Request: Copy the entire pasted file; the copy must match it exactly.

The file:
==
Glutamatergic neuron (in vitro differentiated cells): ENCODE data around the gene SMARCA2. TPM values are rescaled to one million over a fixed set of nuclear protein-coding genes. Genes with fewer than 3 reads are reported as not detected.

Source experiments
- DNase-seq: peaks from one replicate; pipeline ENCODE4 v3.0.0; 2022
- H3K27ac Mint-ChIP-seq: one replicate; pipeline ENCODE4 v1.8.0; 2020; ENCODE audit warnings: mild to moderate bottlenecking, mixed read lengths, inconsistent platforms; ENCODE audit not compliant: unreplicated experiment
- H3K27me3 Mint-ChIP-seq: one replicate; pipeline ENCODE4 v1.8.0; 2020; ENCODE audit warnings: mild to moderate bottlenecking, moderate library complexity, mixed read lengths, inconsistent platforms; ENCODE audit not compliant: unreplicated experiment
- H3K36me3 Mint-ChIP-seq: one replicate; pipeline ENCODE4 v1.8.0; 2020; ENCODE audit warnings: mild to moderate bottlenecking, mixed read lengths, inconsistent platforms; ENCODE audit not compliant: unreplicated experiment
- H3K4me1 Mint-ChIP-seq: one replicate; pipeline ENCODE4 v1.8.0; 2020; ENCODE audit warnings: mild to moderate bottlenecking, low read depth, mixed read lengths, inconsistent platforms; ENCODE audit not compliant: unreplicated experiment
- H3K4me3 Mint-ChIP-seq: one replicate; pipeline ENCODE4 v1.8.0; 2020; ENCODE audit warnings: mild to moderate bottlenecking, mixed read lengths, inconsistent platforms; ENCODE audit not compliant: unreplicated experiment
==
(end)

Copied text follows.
Glutamatergic neuron (in vitro differentiated cells): ENCODE data around the gene SMARCA2. TPM values are rescaled to one million over a fixed set of nuclear protein-coding genes. Genes with fewer than 3 reads are reported as not detected.

Source experiments
- DNase-seq: peaks from one replicate; pipeline ENCODE4 v3.0.0; 2022
- H3K27ac Mint-ChIP-seq: one replicate; pipeline ENCODE4 v1.8.0; 2020; ENCODE audit warnings: mild to moderate bottlenecking, mixed read lengths, inconsistent platforms; ENCODE audit not compliant: unreplicated experiment
- H3K27me3 Mint-ChIP-seq: one replicate; pipeline ENCODE4 v1.8.0; 2020; ENCODE audit warnings: mild to moderate bottlenecking, moderate library complexity, mixed read lengths, inconsistent platforms; ENCODE audit not compliant: unreplicated experiment
- H3K36me3 Mint-ChIP-seq: one replicate; pipeline ENCODE4 v1.8.0; 2020; ENCODE audit warnings: mild to moderate bottlenecking, mixed read lengths, inconsistent platforms; ENCODE audit not compliant: unreplicated experiment
- H3K4me1 Mint-ChIP-seq: one replicate; pipeline ENCODE4 v1.8.0; 2020; ENCODE audit warnings: mild to moderate bottlenecking, low read depth, mixed read lengths, inconsistent platforms; ENCODE audit not compliant: unreplicated experiment
- H3K4me3 Mint-ChIP-seq: one replicate; pipeline ENCODE4 v1.8.0; 2020; ENCODE audit warnings: mild to moderate bottlenecking, mixed read lengths, inconsistent platforms; ENCODE audit not compliant: unreplicated experiment